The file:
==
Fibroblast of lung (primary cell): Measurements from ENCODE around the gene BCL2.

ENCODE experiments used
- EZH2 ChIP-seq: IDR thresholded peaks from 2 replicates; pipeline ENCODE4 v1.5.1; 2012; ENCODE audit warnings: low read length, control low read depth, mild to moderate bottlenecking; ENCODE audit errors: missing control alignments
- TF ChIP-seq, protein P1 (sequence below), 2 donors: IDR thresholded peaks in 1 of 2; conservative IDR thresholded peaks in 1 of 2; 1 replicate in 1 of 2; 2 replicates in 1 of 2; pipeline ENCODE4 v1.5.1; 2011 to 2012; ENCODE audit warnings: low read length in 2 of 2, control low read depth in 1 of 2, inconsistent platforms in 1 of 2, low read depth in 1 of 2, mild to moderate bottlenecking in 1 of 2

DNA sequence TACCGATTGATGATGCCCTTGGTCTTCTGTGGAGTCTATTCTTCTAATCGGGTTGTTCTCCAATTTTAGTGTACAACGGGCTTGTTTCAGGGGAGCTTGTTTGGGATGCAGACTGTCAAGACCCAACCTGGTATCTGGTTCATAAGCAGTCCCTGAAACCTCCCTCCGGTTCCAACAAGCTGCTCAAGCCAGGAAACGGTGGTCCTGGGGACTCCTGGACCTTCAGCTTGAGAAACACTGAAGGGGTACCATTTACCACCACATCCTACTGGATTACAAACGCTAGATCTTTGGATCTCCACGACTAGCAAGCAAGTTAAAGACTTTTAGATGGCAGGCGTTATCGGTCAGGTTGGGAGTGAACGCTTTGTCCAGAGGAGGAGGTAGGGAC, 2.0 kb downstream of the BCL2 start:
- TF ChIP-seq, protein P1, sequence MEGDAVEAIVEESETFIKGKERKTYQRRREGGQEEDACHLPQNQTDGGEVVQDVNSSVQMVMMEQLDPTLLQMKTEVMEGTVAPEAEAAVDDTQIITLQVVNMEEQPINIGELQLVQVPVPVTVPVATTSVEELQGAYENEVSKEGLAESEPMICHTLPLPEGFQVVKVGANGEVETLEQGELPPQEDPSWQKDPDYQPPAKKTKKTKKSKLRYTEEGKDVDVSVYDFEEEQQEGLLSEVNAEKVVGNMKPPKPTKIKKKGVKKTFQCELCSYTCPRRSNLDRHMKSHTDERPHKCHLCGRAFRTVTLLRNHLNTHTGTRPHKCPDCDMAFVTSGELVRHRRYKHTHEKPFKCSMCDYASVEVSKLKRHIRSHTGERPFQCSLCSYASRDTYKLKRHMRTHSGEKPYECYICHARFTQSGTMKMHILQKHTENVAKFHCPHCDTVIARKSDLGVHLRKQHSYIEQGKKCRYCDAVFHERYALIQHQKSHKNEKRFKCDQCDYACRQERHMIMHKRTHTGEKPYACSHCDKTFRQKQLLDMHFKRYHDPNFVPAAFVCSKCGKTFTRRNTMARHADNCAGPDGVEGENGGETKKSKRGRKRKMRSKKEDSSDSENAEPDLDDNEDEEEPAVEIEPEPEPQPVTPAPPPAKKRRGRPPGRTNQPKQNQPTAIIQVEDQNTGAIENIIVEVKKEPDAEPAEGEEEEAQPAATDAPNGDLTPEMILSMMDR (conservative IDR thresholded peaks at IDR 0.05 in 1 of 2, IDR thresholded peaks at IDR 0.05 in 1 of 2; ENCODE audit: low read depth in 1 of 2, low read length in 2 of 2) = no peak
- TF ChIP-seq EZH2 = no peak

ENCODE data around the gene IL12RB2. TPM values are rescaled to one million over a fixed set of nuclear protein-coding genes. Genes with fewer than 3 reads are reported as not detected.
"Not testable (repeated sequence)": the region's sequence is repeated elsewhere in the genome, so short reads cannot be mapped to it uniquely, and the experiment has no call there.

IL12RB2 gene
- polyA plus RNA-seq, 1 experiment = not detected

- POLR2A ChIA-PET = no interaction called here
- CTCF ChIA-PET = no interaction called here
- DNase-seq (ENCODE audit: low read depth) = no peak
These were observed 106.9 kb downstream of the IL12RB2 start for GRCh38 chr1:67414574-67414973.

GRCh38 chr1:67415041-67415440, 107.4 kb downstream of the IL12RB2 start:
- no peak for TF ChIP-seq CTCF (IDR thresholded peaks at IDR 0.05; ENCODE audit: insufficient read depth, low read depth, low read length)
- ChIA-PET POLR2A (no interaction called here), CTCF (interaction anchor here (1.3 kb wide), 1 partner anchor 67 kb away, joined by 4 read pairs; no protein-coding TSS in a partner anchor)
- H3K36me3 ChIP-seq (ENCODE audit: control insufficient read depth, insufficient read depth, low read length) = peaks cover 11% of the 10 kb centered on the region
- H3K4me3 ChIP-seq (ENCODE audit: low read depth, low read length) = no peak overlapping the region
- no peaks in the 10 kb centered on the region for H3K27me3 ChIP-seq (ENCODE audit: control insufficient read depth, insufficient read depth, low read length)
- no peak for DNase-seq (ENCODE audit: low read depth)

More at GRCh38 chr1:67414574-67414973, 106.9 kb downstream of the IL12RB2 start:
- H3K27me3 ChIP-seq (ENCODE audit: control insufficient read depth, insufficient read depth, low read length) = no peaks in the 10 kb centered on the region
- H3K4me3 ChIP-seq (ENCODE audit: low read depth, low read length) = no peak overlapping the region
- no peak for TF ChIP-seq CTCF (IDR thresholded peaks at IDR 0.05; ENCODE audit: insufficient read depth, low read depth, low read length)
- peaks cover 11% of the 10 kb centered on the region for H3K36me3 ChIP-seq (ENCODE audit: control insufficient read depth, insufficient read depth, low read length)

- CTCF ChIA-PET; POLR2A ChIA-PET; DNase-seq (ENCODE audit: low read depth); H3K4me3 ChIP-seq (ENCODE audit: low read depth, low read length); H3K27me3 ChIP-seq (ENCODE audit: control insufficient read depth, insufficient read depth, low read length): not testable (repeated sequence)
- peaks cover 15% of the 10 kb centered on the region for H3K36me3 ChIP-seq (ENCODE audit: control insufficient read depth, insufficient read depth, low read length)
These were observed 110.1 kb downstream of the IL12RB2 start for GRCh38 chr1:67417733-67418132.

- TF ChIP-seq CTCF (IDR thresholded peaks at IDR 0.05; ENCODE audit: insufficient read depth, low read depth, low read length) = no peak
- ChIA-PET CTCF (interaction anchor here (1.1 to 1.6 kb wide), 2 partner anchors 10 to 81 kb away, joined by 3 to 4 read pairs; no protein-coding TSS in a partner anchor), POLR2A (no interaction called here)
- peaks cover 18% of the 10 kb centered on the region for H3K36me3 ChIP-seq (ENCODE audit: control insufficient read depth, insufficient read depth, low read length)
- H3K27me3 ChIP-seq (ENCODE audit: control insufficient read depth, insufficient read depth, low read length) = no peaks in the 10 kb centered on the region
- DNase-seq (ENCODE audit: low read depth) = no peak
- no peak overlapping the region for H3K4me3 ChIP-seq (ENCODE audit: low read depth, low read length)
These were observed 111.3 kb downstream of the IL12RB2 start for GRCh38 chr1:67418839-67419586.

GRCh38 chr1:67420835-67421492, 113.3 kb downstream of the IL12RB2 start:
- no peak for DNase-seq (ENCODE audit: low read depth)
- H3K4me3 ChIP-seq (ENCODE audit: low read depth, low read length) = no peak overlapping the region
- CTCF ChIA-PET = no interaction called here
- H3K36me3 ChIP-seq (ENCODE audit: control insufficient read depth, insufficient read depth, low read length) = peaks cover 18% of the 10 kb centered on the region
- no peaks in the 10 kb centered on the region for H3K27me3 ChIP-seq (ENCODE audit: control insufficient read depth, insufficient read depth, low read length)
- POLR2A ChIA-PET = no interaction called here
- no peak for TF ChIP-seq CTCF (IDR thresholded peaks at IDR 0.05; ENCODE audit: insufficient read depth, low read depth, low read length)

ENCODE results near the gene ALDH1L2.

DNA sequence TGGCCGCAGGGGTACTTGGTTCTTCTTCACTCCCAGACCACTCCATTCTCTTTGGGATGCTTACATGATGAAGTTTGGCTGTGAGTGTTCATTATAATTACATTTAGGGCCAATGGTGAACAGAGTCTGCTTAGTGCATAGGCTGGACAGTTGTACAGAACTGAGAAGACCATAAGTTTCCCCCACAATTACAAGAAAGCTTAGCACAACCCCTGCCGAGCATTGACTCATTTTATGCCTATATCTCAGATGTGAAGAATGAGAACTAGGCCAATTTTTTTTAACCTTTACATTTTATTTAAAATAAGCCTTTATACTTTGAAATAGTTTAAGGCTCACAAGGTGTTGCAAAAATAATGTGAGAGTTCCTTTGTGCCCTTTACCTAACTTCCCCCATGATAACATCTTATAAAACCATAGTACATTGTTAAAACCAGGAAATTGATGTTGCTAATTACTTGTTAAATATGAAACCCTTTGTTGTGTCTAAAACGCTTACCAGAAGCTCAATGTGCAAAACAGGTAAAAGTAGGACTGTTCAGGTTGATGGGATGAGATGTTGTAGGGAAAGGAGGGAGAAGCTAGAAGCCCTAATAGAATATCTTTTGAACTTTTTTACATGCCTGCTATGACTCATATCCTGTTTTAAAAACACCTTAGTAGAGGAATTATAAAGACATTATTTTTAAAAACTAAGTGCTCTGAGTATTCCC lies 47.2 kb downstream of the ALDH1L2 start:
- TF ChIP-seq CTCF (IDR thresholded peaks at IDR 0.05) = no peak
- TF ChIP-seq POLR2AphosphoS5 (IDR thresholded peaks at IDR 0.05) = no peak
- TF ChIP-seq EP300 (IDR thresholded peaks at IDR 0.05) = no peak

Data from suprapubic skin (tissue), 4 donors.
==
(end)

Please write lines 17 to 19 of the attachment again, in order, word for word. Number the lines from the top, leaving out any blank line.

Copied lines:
- no peak for TF ChIP-seq CTCF (IDR thresholded peaks at IDR 0.05; ENCODE audit: insufficient read depth, low read depth, low read length)
- ChIA-PET POLR2A (no interaction called here), CTCF (interaction anchor here (1.3 kb wide), 1 partner anchor 67 kb away, joined by 4 read pairs; no protein-coding TSS in a partner anchor)
- H3K36me3 ChIP-seq (ENCODE audit: control insufficient read depth, insufficient read depth, low read length) = peaks cover 11% of the 10 kb centered on the region